Local Bounty: Sept. 10
The Cheese Wiz Speaks
Posted Monday, September 10, 2012, 08:59AM
Gina Frieze, aka, the Cheese Wiz, now has four Venissimo cheese shops in Southern California, including three in San Diego—Mission Hills, downtown’s East Village, and Del Mar. I guess I’m a little partial to the Mission Hills shop, just because it was her first and truly a landmark in the launching of San Diego’s culinary scene.
So, I stopped by yesterday to say hi and see what new cheeses Gina’s been playing with. And she rounded up a quintet of very interesting ones, which I want to share. Imagine these five on a cheese platter together. Brilliant!
The first thing you’ll notice about this decadent triple cream from Quebec is its ash coating. It’s a vegetable ash created from grape and other plant leaves. A Gold winner at the 2011 World Cheese Awards, this pasteurized cow’s milk cheese has a velvety texture that contains a bit of acidity offset by a buttery and slightly peppery flavor. This cheese was made for enjoying with fresh figs as a dessert treat. Enjoy it with champagne or other bubbly wines. $13 a package
We go from ash to fig leaves. This raw cow’s milk cheese from Brazos Valley Creamery in Waco, Texas, is wrapped in fig leaves to beautiful effect. It’s a double cream, brie style cheese made with vegetable rennet. For a real treat, enjoy Eden with persimmons. It’s also great with stone fruits. Indeed, it’s a very fruit-forward cheese that pairs well with a fruity Pinot Noir. $35 a pound
Cacio de Pere
Speaking of fruit, let’s move straight to pears. Cacio de Pere is an Italian Tuscan sheep’s milk cheese both infused with and washed in pear juice. It actually has a surprisingly sharp tone, but that’s because it’s a semi-aged pecorino. That pear juice is subtle but curbs the sharpness to create a touch of fruitiness. Take a look at the center of the cheese. You’ll see it’s very pale and a bit young. The color takes on more buttery tones as it moves toward the edges. So, you’ll want to plane around the wedge to get all the different subtle changes in flavor. Naturally, you’ll want to eat this cheese with pears. And for drink? It’s a natural with vodka, but I’d also try it with tequila. $31 a pound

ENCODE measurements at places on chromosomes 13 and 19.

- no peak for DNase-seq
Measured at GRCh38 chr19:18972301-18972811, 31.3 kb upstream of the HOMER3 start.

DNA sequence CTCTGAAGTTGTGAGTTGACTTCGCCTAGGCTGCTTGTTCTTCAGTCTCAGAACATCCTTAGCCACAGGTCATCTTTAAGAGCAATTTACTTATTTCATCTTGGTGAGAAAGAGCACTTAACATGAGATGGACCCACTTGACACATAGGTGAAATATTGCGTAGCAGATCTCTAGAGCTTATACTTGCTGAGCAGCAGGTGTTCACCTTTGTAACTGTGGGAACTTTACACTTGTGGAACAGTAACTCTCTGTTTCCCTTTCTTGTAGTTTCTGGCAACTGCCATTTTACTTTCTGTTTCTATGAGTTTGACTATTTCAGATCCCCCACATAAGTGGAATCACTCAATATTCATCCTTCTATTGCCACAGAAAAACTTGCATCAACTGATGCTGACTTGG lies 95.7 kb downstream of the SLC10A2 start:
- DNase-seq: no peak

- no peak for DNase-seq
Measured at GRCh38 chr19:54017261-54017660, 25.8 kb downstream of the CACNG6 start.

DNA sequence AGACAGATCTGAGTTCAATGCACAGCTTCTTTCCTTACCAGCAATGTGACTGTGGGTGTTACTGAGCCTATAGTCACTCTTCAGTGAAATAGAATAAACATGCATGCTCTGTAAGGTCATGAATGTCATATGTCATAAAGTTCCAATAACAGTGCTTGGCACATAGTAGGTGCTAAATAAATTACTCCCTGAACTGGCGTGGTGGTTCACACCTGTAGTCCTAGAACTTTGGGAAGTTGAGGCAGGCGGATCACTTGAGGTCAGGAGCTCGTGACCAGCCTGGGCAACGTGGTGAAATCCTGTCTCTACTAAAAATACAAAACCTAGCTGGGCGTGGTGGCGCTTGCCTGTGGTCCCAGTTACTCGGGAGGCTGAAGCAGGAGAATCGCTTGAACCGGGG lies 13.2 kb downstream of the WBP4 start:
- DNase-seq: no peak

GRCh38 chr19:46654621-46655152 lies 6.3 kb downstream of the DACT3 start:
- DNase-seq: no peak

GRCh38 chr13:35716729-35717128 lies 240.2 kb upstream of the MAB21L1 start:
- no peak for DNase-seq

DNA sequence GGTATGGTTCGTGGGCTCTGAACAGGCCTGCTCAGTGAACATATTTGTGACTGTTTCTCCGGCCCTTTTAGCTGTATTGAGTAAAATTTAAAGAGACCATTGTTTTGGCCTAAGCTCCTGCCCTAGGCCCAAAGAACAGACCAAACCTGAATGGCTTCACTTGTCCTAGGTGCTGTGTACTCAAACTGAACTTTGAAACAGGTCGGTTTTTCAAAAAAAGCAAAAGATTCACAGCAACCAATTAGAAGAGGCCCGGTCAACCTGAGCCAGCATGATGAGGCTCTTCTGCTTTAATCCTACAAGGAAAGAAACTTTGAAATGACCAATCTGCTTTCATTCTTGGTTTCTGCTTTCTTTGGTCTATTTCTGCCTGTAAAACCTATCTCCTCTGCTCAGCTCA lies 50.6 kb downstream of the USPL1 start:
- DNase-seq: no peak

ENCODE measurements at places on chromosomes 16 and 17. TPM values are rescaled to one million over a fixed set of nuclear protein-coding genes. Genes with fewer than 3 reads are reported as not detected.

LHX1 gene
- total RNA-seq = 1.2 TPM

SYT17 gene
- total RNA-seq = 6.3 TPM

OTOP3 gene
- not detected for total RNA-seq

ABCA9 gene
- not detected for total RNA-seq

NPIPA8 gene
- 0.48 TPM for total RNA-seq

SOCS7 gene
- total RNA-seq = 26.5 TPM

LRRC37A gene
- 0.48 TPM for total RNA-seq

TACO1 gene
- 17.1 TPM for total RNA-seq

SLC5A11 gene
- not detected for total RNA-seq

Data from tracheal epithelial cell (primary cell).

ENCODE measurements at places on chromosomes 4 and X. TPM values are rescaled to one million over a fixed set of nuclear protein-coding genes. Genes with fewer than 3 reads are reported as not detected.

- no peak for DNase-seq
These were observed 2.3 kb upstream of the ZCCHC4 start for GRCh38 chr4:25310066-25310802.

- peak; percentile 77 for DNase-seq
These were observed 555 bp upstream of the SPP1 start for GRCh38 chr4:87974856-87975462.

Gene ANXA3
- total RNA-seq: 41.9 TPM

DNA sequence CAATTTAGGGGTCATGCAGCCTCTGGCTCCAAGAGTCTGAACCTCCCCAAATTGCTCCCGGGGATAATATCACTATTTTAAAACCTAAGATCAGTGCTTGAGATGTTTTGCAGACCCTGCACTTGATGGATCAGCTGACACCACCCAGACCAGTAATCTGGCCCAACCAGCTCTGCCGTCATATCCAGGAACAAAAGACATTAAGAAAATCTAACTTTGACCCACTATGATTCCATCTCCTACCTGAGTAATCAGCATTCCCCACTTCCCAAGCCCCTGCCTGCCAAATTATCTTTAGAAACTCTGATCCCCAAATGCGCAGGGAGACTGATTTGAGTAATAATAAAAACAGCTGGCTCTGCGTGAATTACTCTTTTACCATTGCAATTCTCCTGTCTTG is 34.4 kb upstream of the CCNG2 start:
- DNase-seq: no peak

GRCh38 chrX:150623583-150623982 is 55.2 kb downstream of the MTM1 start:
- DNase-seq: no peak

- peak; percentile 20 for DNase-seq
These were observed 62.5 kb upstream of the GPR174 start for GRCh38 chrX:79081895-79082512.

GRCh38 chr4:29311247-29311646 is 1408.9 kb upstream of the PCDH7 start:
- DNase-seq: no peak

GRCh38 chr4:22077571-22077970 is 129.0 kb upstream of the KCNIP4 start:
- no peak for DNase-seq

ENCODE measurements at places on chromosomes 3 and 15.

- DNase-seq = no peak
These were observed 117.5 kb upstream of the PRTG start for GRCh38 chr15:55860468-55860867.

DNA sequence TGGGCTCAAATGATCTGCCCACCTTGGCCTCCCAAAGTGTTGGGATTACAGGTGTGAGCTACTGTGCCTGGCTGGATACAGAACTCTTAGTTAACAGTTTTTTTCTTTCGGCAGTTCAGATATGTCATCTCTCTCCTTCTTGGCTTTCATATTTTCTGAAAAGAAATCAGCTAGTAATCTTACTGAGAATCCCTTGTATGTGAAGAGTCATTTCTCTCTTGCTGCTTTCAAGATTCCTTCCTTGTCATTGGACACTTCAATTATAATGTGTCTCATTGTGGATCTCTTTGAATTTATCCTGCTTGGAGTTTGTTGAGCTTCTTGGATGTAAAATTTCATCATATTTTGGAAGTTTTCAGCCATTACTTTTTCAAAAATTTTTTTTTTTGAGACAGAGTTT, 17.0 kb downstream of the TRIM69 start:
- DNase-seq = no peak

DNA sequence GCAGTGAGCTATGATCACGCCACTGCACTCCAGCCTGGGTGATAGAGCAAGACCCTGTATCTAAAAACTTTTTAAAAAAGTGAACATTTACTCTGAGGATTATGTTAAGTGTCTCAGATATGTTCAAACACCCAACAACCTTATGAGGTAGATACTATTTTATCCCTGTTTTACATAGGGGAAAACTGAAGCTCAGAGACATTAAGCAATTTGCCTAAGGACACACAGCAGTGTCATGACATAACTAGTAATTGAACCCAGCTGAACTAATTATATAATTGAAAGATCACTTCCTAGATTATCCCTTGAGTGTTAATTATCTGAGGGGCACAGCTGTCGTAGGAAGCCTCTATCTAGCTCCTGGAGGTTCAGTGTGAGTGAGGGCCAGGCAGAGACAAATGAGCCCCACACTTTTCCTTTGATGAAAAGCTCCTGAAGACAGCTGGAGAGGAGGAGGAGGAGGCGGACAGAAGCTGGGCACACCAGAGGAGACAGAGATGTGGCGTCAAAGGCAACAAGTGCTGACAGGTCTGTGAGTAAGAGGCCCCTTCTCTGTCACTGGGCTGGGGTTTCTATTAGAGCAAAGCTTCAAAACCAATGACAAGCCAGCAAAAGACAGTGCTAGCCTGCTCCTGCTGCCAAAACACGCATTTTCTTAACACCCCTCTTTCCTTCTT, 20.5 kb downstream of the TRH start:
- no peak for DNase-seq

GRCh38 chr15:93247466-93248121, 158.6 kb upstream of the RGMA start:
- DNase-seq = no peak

I love a good stinky cheese and Mellage, a Carr Valley, Wisconsin cheese, ranks up there with the limburgers and Epoisses of the world. The potent aromas may different but what they have in common is that they are all wash-rind cheeses, which mature through bacterial growth on their surface. This cheese, as you can guess, is a mélange of goat’s, cow’s, and sheep’s milk, and cave aged, which just adds to the slight gaminess. But, it’s fantastic. It has a fudgy texture that’s studded with a bit of crunch from crystallization—always a good thing in my book. No surprise, it’s the perfect beer cheese, and wonderful eaten with almonds and other nuts. $32 a pound
I had a hard time detecting the aroma of this cheese—because, really, who would think coconut cream and cheese were a natural match. But they are. This cow’s milk gouda from the Netherlands is so creamy and luxurious. It’s the perfect pairing with chocolate. And with port. $20 a pound
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